I have written an article for Tidewater Community College discussing “Five Habits to Avoid Nonprofit Legal Disasters.” The article is a preview for an all-day course I am teaching at Tidewater on August 6 entitled “Navigating the Minefield of Nonprofit Law.” I have reprinted the article below.
In the world of nonprofit law, disaster scenarios are common. For example, since 2010, approximately 550,000 organizations have had their tax-exempt status revoked for failure to file the Form 990 (or 990-EZ, or 990-n, where appropriate) for 3 consecutive years. Similarly, many organizations are subjected to heavy fines for failure to report unrelated business income tax, for misclassifying employees as independent contractors, or for conveying improper benefits to directors or officers.
However, most of these legal mishaps can be prevented (or at least mitigated) by building good organizational habits and taking simple precautionary measures. This article discusses five key practices that lay the groundwork for any well-run nonprofit. Organizations that build these good habits early rarely suffer legal setbacks that cannot be corrected with minimal time and cost.
1. Have a Business Plan
Many small businesses are run in an informal way, without much forethought about revenue sources or essential expenses. Nonprofits do not have this luxury. Funding is too scarce and the administrative burdens too severe for a nonprofit to thrive without a rigorous planning process. A nonprofit’s business plan should include a fundraising plan (with a mix of donations, grants, and fee-for-service revenue that is tailored to your organization), a strategic plan (detailing how your organization will accomplish its mission), and a budget to pay for expenses and administrative help. The budget is particularly important, because skimping on necessary services such as insurance, accounting, legal and payroll help can lead to errors that cost a lot of money to fix later.
2. Get Adequate Insurance
Legal setbacks can happen even to well-run nonprofits. Getting adequate insurance will ensure these setbacks don’t have disastrous financial consequences. Directors & Officers (D&O) insurance protects board members and officers from personal liability for alleged wrongdoing such as mismanagement and breach of fiduciary duties (including the legal defense costs of such allegations), and is essential for any organization. Organizations with more than 1 or 2 employees should also look into Employment Practices Liability (EPL) insurance, which protects the organization against allegations of wrongful termination, discrimination, harassment and other employment practices – the most frequent source of litigation for nonprofits. Lastly, organizations engaging in any type of complex business practice should consider Comprehensive General Liability (CGL) and/or Errors & Omissions (E&O) insurance.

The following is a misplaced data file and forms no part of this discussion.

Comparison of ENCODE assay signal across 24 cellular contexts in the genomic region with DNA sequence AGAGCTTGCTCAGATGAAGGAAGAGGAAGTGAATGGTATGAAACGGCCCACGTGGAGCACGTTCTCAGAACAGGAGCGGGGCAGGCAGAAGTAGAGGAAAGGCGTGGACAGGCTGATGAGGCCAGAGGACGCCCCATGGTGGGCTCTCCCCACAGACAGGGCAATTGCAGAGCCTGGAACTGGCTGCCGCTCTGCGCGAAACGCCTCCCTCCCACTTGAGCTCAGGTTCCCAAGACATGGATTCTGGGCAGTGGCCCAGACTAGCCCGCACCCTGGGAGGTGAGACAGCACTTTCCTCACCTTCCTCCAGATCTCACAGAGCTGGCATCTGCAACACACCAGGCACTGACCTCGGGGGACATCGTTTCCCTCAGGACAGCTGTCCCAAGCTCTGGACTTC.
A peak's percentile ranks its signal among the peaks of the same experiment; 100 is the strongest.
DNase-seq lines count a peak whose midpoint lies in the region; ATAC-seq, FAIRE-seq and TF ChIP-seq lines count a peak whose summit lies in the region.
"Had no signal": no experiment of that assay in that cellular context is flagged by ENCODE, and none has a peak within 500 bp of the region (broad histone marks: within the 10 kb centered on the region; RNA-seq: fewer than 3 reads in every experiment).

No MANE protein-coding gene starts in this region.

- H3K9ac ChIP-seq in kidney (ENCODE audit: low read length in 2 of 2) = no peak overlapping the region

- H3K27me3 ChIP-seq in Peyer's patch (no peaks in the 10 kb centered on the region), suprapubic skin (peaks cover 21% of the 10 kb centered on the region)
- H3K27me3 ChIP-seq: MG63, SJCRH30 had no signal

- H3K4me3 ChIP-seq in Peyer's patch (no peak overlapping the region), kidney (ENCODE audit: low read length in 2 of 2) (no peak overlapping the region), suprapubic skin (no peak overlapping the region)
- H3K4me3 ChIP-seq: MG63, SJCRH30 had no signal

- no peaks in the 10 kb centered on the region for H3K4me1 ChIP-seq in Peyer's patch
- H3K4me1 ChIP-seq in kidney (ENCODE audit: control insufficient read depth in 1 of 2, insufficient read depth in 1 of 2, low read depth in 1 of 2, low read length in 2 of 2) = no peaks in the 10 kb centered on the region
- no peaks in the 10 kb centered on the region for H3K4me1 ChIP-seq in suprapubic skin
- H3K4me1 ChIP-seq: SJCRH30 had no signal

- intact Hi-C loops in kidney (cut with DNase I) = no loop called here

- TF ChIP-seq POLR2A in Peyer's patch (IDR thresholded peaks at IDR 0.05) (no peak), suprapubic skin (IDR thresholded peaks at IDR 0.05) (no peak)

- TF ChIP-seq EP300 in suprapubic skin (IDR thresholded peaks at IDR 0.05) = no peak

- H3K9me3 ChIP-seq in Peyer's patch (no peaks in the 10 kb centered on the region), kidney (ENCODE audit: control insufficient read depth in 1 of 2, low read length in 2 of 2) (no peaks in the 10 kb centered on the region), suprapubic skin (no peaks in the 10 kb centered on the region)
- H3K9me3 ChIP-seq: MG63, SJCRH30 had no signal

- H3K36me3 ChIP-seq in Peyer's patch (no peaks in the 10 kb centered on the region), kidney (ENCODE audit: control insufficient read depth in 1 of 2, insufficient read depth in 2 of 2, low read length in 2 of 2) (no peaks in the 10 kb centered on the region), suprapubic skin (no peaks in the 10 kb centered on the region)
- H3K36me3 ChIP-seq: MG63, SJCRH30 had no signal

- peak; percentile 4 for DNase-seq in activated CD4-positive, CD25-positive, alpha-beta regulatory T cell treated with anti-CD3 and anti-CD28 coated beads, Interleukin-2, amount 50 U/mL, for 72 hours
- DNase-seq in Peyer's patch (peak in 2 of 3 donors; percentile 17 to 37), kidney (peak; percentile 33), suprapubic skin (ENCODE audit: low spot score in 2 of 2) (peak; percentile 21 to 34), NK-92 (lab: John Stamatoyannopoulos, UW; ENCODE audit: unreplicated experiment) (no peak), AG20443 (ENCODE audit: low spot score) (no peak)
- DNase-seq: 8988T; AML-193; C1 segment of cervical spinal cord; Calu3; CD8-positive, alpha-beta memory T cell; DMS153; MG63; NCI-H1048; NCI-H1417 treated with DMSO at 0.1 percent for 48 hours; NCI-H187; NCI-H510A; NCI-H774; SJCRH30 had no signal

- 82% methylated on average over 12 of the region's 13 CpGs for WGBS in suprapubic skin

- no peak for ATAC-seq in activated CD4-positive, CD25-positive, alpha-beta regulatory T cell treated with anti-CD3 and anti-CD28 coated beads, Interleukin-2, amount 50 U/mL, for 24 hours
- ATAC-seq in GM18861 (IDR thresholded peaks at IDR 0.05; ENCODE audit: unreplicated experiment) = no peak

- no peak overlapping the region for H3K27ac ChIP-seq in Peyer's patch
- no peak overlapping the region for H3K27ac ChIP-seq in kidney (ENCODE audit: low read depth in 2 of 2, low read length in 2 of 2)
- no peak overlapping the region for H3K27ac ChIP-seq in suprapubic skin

3. Keep Good Financial Records
An organization cannot function without good financial records (and failure to keep good records is usually the first step towards disaster). Good financial records are necessary to support the positions taken on the Form 990, to comply with restrictions on grants, and for the Board of Directors to fulfill its fiduciary duties. Nonprofit accounting raises unique and challenging issues that require the help of an expert, at least occasionally. Consider hiring an outsourced accountant to assist with your financial recordkeeping, and look into whether your organization should have an audit, review or compilation by a reputable CPA firm with nonprofit expertise.
4. Keep Good Board Meeting Minutes
Aside from the financial records, the Board meeting minutes tell the story of your organization more than any other document. In the event of any legal controversy, the minutes from your Board meetings will be closely examined to determine the facts. Unfortunately many nonprofits make the mistake of not including enough detail, or including too much detail in the Board meeting minutes. It can be difficult to strike the right balance. As a general rule, an organization should document the general gist of the discussion (there is no need to transcribe every statement made at a meeting), and include detail where necessary to protect the Board and document important transactions, such as when the Board exercises due diligence in business transactions or compensation decisions.
5. Adopt and Follow the Essential Corporate Policies
Most nonprofits adopt the three corporate policies mentioned in the Form 990: the conflict of interest policy, whistleblower policy, and document retention and destruction policy. In addition, it is advisable to adopt a travel and expense reimbursement policy, a charitable gift acceptance policy, and an employee handbook. However, it’s not enough to simply adopt these policies and file them away. An organization’s directors, officers and employees must also know the terms of all its policies and take steps to implement the policy terms into daily practice.This entry was posted in Best Practices, Corporate Governance, Workshops. Bookmark the permalink. ← Qualifying for 501(c)(3) Status as an Arts Organization Form 1023-EZ and Political Activity →